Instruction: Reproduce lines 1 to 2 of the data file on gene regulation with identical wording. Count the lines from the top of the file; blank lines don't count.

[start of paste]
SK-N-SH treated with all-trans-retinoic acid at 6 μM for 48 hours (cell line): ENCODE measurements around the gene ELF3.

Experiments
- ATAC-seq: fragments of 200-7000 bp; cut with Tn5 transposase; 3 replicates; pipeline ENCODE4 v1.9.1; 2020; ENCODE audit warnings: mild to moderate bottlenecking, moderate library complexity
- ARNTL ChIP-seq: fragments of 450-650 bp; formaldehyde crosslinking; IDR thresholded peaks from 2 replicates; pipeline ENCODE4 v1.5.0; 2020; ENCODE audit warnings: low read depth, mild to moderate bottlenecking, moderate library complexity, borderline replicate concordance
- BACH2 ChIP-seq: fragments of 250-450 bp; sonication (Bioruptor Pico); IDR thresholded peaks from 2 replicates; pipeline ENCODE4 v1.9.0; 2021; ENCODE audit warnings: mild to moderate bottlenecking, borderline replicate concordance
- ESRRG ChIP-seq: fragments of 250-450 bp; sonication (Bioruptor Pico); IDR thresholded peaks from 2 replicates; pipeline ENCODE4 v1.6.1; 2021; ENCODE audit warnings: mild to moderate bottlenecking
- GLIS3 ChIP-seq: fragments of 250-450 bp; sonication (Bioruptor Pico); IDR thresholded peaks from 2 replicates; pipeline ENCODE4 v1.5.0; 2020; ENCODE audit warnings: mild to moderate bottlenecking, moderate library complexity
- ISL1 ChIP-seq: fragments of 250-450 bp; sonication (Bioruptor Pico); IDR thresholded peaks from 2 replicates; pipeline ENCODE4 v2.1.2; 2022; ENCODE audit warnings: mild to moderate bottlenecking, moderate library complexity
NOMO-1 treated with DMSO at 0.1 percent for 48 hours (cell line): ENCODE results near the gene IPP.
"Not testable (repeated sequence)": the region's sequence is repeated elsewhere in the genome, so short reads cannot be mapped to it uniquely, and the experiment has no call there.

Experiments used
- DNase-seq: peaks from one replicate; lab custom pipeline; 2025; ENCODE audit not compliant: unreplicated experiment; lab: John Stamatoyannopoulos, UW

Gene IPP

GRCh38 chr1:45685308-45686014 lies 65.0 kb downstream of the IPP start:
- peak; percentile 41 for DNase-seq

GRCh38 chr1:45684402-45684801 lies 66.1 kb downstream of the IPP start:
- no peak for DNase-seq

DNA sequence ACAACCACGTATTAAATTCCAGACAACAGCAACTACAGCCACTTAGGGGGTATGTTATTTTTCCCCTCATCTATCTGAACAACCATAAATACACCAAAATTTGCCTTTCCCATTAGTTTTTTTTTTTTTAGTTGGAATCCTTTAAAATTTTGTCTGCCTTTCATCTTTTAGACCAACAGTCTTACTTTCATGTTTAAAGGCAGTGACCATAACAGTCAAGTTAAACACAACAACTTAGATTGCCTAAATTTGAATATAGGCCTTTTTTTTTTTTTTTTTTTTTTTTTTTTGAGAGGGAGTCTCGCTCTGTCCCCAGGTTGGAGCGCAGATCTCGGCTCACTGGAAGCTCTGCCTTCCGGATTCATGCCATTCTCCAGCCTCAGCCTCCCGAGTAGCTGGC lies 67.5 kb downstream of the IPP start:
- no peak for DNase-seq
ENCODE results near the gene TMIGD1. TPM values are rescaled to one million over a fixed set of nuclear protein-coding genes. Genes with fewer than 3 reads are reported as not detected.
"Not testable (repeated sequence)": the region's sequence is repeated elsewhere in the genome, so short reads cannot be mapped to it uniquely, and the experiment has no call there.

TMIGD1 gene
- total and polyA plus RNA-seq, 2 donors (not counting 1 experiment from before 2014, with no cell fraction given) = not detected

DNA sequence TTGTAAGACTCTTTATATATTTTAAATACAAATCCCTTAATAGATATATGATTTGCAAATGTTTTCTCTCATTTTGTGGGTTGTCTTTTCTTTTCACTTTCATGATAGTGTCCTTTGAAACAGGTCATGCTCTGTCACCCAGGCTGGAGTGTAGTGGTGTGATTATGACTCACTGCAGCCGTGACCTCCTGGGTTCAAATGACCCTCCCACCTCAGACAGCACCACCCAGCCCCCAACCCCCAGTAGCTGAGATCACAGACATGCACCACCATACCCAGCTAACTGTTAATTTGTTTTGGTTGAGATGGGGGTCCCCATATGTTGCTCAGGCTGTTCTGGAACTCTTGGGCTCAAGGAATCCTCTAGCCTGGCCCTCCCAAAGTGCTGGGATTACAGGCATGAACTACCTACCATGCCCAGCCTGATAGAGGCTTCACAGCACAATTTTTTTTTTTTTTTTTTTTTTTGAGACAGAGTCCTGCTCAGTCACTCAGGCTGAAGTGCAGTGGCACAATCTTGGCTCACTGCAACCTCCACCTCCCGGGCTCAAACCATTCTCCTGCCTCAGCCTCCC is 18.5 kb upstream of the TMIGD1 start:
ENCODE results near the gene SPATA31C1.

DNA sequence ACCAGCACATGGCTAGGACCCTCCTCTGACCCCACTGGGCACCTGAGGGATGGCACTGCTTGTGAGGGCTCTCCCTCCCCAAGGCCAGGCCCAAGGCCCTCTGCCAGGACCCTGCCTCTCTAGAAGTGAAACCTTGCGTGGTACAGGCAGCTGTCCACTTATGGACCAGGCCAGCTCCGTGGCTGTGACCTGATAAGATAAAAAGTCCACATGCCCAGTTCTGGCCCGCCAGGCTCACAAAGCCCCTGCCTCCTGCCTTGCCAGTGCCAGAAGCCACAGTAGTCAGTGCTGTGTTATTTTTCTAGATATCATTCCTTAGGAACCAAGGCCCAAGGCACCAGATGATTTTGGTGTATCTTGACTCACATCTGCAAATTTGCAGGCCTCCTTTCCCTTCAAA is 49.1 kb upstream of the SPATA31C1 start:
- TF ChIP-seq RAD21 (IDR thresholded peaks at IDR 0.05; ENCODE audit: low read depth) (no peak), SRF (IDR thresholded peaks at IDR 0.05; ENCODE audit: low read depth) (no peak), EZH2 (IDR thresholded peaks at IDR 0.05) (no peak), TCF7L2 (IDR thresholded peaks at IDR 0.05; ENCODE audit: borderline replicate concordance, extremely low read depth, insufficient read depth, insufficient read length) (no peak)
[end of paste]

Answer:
SK-N-SH treated with all-trans-retinoic acid at 6 μM for 48 hours (cell line): ENCODE measurements around the gene ELF3.

Experiments